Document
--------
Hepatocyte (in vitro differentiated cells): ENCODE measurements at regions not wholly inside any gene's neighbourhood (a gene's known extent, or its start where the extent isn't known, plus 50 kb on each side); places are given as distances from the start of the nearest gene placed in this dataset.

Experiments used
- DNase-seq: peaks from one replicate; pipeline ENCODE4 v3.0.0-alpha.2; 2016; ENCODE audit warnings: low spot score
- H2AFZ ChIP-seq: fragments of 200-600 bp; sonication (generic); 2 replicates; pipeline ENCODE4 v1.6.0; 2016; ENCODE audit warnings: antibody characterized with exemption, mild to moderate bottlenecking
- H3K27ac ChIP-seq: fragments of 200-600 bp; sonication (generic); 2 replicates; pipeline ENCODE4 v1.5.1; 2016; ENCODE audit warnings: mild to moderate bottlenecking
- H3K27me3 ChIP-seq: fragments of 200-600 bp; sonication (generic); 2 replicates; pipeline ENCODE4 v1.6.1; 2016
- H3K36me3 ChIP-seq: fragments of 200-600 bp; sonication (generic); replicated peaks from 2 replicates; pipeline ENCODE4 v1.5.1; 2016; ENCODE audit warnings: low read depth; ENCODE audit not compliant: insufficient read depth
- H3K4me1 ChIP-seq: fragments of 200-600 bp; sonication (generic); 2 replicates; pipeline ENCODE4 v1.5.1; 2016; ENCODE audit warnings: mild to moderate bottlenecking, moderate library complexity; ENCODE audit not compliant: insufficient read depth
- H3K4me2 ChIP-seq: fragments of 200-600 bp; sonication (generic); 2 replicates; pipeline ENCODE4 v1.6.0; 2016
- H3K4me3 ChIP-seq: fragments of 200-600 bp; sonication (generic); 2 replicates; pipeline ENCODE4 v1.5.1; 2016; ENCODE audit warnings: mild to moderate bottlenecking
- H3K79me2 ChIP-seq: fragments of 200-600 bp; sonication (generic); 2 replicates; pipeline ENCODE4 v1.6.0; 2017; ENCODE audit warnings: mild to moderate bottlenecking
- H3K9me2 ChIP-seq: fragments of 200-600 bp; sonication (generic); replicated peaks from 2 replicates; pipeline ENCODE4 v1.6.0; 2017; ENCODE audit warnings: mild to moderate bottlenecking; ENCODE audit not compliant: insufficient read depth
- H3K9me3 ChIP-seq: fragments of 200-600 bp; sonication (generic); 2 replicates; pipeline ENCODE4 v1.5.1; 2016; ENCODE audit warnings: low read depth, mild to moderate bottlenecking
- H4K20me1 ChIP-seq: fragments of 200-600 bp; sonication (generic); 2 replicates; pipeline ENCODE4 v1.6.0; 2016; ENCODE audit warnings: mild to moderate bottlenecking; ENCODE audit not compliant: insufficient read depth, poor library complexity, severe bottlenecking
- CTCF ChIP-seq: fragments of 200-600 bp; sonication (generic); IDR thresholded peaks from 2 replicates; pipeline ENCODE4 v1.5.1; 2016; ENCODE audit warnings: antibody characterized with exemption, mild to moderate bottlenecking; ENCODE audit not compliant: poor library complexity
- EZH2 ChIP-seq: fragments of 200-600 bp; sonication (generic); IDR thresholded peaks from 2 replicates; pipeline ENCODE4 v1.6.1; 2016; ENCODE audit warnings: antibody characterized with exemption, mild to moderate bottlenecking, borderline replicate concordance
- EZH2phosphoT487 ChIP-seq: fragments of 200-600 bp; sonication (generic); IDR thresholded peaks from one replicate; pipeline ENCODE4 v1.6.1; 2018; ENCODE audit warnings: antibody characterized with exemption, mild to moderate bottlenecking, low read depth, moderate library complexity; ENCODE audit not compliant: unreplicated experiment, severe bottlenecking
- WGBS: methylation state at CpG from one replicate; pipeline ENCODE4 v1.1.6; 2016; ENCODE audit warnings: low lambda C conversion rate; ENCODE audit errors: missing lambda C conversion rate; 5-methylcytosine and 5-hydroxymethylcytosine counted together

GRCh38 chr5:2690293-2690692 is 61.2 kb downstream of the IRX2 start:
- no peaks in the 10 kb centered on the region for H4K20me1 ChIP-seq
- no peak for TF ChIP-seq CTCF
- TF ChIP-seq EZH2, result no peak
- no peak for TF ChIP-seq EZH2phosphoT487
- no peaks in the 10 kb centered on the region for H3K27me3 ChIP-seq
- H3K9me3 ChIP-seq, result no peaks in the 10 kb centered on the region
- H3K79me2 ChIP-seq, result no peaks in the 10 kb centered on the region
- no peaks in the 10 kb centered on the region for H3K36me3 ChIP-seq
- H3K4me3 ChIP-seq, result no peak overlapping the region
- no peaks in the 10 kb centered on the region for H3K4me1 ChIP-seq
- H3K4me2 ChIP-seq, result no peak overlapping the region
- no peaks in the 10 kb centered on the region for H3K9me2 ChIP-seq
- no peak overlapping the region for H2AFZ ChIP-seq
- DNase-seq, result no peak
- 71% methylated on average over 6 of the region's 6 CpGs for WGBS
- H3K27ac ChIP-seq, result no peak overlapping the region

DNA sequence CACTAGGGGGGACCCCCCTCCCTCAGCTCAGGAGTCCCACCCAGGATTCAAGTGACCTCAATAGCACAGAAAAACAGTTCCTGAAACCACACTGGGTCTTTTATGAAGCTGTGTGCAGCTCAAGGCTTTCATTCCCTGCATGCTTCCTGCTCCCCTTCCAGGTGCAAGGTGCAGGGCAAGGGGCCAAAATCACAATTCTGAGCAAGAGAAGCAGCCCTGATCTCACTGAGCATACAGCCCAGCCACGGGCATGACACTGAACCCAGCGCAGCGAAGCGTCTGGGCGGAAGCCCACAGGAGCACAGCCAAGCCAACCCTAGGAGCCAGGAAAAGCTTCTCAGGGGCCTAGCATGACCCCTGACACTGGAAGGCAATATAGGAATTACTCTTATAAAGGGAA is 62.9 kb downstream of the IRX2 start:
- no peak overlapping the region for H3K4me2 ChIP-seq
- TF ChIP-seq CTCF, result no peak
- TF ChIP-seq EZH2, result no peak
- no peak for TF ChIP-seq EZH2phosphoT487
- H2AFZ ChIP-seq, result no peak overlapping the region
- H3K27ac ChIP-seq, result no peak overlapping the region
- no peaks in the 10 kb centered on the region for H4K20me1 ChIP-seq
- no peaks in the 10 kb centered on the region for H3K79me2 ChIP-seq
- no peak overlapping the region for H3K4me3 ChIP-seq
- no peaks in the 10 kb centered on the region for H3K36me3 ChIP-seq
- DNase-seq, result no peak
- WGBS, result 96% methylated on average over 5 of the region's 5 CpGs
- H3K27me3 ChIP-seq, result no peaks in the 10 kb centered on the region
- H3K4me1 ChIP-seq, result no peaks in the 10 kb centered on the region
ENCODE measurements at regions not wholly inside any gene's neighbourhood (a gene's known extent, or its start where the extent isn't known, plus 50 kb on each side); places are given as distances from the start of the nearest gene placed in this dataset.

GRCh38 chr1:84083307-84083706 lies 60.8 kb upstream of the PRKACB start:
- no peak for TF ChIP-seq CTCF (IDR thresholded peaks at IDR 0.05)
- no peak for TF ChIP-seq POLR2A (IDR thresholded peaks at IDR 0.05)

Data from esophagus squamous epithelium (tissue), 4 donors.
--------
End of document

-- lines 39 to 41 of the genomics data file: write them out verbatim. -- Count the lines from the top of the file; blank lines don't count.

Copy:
- TF ChIP-seq EZH2, result no peak
- no peak for TF ChIP-seq EZH2phosphoT487
- H2AFZ ChIP-seq, result no peak overlapping the region